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dear Amy: My daughter is 33 years old, lives alone, flourishes in her career and is doing very well in many ways. She lives in another city, so I only see her a few times a year. We often talk on the phone.

When she was a teenager, she suffered from an eating disorder (anorexia). We intervened and took her to an expert therapist who worked with her for two years. She has developed many tools to deal with her eating disorders.

Stress is a trigger and can send her into anxiety disorder behaviors.

She’s currently trying to move to another state, and I’m afraid (mostly because of her social media posts) that she may be dealing with messy eating habits again. She looks very thin.

Her brother told me he was very concerned, but he doesn’t think she would be open to any concerns/suggestions he might have. She’s super sensitive when I question anything about her diet.

When she was in therapy, her therapist had told family members that we needed to let her make her own food choices – to give her control.

I fear she is dealing with her current stress in an unhealthy way. How do you suggest I best help him without alienating him?

Concerned: As with some other illnesses, eating disorders can flare up, even years after successful treatment. Stress is a definite risk factor and can lead to a relapse.

Understand a fundamental truth: we all become more defensive when confronted with our deepest vulnerabilities.

Your daughter is of age. She is ultimately responsible for managing her health.

His eating disorder can be considered a chronic condition. If she had an autoimmune disease (also triggered by stress), you would want to encourage her to take care of her health.

Expressing your concern lovingly could trigger a defensive reaction.

And yet, you are her mother, and if you are brave enough to talk to her, you will show that you care about her, that you are on her side, that you see her eating disorder as an illness and not as a character flaw, and that you are available to help her if she needs it.

Talk to her: “This is such a stressful time for you. I’m afraid your eating disorder is spreading. How are you managing your health right now? Can I help you in any way? »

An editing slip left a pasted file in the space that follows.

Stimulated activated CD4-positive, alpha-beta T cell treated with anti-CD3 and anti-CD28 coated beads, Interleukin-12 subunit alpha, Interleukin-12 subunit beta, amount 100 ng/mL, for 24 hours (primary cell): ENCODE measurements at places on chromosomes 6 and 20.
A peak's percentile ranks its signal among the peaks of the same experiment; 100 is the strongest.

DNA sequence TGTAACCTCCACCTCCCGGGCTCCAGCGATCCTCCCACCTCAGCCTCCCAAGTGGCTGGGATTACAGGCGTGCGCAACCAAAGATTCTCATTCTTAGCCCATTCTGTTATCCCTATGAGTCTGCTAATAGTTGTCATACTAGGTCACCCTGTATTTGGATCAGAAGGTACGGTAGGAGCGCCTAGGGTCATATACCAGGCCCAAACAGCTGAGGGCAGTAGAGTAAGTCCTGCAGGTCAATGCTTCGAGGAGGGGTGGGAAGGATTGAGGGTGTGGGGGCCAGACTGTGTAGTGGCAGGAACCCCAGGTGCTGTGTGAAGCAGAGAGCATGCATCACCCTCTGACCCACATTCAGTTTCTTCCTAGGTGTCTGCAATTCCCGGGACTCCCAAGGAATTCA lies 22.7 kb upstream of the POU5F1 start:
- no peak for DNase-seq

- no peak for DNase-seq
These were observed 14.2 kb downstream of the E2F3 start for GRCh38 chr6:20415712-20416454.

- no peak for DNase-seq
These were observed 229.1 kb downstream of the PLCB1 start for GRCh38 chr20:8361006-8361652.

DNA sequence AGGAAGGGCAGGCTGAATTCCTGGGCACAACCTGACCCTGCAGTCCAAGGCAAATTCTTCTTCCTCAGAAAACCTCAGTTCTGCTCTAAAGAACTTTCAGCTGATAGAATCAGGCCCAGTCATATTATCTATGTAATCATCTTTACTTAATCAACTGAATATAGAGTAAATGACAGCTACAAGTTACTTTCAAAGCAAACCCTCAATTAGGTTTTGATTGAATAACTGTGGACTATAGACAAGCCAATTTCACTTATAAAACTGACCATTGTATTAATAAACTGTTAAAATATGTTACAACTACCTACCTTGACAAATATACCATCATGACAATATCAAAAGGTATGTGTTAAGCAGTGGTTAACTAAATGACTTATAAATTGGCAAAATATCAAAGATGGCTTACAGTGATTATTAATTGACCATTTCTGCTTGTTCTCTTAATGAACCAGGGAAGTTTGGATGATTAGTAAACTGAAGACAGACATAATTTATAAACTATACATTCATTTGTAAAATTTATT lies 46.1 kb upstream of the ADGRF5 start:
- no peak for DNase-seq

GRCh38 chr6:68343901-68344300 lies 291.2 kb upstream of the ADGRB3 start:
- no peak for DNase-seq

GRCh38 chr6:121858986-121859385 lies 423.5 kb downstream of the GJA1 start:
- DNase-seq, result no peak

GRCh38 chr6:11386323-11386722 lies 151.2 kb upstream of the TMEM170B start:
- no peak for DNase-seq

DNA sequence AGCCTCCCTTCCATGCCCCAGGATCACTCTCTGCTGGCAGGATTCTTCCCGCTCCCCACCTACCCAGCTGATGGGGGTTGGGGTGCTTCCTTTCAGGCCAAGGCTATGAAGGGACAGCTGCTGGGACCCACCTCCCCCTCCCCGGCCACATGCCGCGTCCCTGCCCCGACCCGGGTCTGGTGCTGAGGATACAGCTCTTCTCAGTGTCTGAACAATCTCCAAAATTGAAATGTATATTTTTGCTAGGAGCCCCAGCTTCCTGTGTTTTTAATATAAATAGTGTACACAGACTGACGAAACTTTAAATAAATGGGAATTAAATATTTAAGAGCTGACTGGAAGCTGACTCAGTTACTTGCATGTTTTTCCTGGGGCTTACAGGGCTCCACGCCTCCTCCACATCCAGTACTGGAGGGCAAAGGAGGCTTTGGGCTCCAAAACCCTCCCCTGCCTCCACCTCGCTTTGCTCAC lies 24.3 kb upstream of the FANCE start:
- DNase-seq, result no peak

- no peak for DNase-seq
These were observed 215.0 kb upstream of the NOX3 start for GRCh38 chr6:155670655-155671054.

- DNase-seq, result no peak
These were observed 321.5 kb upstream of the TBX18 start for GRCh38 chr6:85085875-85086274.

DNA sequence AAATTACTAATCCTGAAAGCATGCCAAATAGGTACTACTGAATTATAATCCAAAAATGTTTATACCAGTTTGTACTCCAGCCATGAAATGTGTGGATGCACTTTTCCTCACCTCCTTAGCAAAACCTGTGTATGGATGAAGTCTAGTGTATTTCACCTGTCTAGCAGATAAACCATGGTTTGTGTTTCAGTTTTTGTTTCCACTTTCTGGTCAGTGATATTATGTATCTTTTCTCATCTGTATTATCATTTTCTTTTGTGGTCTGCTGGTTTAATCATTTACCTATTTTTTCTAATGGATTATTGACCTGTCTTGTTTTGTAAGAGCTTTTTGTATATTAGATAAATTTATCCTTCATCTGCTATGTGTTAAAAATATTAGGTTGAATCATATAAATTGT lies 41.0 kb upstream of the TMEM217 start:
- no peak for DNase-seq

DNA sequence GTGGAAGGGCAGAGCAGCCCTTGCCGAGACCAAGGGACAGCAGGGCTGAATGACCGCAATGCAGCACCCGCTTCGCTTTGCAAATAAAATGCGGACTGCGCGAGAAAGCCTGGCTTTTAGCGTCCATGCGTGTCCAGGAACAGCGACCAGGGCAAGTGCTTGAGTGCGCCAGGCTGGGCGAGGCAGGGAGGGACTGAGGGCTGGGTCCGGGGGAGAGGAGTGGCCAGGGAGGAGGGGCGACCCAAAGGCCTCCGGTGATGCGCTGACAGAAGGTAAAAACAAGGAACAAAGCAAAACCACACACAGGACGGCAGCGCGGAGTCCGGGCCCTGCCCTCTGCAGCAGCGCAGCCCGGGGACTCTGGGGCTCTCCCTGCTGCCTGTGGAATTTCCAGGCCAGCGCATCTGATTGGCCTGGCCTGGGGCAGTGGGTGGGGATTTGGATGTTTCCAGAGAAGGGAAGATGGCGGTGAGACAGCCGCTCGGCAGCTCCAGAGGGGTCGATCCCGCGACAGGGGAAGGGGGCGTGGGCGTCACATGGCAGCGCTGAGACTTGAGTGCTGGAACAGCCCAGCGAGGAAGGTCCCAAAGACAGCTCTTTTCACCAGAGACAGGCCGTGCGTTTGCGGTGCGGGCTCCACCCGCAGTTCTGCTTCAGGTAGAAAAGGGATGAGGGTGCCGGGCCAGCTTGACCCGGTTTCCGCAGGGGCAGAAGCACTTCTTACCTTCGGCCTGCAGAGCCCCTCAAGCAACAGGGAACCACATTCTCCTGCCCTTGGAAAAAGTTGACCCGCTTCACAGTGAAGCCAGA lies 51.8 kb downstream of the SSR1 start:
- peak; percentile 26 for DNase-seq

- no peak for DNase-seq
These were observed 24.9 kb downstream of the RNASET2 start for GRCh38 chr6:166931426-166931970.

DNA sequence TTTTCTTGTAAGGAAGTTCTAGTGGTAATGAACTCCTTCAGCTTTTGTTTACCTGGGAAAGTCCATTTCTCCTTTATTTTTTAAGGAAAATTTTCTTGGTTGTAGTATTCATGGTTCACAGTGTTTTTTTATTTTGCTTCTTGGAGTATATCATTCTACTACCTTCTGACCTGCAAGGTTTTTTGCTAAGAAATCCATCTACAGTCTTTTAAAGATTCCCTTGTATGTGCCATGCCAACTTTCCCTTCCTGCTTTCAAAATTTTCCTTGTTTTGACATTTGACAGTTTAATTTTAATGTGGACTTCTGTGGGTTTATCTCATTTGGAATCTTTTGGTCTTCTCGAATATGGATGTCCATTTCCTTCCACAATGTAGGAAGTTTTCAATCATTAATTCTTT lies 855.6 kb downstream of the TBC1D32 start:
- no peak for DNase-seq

She may respond, “Mom – stop.” And it doesn’t matter. You can respond, “Honey, I worry, but I can handle my own anxieties. I just want you to know that I’m here for you. Still.”

The National Eating Disorders Association (nationalatingdisorders.org) offers useful tips for families.

dear Amy: My beloved husband left this physical earth 20 months ago.

I did not have a tombstone unveiling.

Recently, a close family friend visited our grave and laid flowers there. Our plaque has his date of birth and his date of death.

She then posted a photo of this on Facebook and shared it with her entire “friends” list, some of whom I don’t know. I was a bit shocked to see the photo, which I found because I was scrolling on my own Facebook page.

I know our grave is public, but am I wrong to think she shouldn’t have posted it and shared it everywhere without asking permission?

Am I a relic? I found this disrespectful.

upset: I can very well imagine how you must have felt seeing a picture of this memorial marker on social media.

For me, this raises the question: Can we still do anything that remains private or personal?

I ask (rhetorically): Can we eat a meal, have a fight, do a good deed, or visit a friend’s grave without posting an update about it?

You could reach out to your friend and say, “I’m so grateful you visited my husband’s grave. Thank you very much for honoring us with the visit and the flowers. However, I was sad to see that you posted a photo of it on Facebook. Seeing the photo without knowing it would be there was a shock to me. I wish you had asked me first.

dear Amy: I am a bartender. A big thank you for recognize the role that responsible bartenders play trying to keep our customers safe.

Any customer who feels worried or in danger should absolutely alert the bartender and/or security personnel. We can often handle a situation safely and discreetly.

Bartender: Thank you very sincerely for your service.

©2022 by Amy Dickinson distributed by Tribune Content Agency